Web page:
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[Anthony Weldon] 'Letter from Leith (1617)'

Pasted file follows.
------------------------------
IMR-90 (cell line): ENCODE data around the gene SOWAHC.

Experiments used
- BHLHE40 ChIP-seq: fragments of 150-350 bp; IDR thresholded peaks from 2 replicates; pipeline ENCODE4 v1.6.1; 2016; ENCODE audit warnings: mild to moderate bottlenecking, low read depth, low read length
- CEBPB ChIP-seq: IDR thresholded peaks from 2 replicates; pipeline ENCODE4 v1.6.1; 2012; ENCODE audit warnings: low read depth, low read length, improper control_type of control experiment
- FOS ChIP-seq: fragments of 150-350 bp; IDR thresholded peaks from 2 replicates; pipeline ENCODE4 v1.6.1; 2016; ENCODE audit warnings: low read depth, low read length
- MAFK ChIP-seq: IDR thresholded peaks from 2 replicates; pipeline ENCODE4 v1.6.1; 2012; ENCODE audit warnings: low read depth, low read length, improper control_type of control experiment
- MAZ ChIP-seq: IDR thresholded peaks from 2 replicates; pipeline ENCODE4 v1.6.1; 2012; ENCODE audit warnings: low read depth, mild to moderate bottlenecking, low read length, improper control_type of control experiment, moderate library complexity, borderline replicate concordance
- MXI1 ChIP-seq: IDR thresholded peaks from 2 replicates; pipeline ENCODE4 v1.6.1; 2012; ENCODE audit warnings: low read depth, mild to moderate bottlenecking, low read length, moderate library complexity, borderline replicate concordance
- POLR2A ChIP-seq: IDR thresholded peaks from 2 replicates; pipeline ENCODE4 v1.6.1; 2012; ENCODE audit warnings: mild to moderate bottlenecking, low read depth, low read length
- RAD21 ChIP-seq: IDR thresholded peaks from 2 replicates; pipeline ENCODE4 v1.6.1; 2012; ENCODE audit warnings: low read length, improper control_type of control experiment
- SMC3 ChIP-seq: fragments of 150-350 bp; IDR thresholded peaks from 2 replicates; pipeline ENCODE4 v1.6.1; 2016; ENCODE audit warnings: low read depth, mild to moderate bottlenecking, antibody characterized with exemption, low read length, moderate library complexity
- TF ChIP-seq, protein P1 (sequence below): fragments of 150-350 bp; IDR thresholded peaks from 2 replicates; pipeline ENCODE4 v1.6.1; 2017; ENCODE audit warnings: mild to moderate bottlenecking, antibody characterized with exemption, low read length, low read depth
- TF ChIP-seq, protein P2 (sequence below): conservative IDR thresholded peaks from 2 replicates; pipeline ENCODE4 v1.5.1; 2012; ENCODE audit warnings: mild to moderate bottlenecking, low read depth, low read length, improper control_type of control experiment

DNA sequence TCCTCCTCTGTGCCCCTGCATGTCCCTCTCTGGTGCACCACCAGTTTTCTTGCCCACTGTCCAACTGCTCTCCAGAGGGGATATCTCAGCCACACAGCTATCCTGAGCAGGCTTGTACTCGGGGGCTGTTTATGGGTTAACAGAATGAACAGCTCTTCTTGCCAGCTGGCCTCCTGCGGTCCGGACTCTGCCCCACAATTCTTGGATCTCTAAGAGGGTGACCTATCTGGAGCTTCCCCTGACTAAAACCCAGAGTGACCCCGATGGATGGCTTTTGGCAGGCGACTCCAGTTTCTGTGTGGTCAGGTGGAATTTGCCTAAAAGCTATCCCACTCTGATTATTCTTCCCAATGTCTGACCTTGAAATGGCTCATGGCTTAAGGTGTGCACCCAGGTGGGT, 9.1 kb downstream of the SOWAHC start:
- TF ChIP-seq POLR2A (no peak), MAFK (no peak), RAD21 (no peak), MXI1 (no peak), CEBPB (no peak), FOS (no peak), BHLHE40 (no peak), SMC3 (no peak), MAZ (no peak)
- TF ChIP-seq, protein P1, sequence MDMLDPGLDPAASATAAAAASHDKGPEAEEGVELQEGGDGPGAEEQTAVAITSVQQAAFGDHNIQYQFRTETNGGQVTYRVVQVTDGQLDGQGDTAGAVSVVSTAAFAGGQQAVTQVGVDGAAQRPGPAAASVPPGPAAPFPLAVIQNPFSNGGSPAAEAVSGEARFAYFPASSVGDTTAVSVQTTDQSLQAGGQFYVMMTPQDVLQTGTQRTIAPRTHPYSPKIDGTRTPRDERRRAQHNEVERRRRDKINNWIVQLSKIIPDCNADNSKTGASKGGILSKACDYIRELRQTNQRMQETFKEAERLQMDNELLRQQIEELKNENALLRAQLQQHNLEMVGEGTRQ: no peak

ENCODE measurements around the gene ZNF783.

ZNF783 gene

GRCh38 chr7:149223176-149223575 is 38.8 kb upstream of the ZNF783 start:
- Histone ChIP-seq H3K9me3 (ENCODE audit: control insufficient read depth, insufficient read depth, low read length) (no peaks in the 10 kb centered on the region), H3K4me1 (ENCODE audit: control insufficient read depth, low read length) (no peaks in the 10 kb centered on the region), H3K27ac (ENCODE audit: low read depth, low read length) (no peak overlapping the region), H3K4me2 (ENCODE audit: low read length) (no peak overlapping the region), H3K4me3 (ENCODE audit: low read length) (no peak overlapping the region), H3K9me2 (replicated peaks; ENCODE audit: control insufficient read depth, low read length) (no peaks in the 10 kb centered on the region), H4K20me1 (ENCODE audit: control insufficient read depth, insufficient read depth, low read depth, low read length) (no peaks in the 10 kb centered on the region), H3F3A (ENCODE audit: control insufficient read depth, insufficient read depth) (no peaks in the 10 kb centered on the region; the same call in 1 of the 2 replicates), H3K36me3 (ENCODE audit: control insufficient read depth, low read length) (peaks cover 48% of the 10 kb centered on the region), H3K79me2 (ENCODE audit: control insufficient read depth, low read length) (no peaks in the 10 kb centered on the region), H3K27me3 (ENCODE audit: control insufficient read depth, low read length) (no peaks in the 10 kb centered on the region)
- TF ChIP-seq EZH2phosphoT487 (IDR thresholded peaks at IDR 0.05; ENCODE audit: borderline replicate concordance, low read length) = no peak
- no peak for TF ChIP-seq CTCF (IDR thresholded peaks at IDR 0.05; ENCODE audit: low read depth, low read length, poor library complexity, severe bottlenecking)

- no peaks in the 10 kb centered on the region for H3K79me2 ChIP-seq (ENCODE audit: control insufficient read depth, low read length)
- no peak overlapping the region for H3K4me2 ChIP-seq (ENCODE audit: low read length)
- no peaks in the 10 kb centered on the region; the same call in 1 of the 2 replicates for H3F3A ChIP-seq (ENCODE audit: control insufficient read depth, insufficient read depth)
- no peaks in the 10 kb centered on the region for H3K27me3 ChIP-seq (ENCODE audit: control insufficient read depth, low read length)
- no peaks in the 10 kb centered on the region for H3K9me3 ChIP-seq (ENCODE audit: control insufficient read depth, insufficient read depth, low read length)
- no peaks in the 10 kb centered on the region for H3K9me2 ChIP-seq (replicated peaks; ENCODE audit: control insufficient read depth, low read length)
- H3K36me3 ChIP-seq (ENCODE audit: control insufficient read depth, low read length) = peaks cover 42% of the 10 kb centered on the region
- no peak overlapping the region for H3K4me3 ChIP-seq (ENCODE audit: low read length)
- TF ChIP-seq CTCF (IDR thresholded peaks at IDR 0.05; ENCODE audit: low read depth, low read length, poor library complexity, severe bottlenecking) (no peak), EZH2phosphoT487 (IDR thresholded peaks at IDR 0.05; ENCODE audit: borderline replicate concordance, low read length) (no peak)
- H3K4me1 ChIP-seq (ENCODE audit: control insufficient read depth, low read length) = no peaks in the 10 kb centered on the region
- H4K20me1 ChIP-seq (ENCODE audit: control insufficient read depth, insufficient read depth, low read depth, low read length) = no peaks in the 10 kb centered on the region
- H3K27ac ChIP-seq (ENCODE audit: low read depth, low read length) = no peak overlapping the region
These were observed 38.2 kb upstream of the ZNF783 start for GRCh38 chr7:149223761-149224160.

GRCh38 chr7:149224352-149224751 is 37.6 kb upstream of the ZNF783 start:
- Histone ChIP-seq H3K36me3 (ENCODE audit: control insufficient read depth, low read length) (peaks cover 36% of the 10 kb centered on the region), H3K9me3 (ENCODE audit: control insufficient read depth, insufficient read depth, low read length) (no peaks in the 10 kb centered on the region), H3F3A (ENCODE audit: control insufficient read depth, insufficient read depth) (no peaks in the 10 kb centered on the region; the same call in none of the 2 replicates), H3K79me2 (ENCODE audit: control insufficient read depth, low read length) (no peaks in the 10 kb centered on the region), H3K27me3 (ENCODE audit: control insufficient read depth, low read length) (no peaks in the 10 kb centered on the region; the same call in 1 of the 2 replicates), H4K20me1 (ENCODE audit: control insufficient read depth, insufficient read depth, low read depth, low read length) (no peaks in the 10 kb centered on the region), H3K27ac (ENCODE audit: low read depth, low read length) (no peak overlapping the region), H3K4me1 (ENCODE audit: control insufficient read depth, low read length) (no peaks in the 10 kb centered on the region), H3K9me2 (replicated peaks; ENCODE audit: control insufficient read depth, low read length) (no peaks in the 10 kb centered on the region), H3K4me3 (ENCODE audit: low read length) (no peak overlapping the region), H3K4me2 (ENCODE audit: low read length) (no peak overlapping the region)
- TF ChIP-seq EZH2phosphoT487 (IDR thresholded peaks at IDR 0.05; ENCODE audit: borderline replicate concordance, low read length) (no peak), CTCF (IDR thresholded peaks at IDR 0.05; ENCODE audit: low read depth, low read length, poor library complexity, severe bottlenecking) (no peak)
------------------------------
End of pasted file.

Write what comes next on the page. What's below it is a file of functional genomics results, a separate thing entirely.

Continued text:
Folger Shakespeare Library, MS V.a.345, ff. 37-42


Newes out of Scotland rather a Description of Scotland